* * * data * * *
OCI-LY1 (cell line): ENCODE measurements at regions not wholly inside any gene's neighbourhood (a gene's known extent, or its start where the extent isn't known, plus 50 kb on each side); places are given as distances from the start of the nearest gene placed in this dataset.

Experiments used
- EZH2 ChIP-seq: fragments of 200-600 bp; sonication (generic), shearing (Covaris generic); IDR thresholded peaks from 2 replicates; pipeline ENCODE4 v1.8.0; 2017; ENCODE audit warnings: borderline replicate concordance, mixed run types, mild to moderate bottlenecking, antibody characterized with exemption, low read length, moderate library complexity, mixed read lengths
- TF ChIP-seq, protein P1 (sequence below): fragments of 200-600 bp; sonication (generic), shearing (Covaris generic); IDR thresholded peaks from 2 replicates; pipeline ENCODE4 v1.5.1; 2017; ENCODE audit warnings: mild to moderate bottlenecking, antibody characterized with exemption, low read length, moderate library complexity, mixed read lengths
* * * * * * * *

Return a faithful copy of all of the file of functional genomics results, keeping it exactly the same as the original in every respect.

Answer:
OCI-LY1 (cell line): ENCODE measurements at regions not wholly inside any gene's neighbourhood (a gene's known extent, or its start where the extent isn't known, plus 50 kb on each side); places are given as distances from the start of the nearest gene placed in this dataset.

Experiments used
- EZH2 ChIP-seq: fragments of 200-600 bp; sonication (generic), shearing (Covaris generic); IDR thresholded peaks from 2 replicates; pipeline ENCODE4 v1.8.0; 2017; ENCODE audit warnings: borderline replicate concordance, mixed run types, mild to moderate bottlenecking, antibody characterized with exemption, low read length, moderate library complexity, mixed read lengths
- TF ChIP-seq, protein P1 (sequence below): fragments of 200-600 bp; sonication (generic), shearing (Covaris generic); IDR thresholded peaks from 2 replicates; pipeline ENCODE4 v1.5.1; 2017; ENCODE audit warnings: mild to moderate bottlenecking, antibody characterized with exemption, low read length, moderate library complexity, mixed read lengths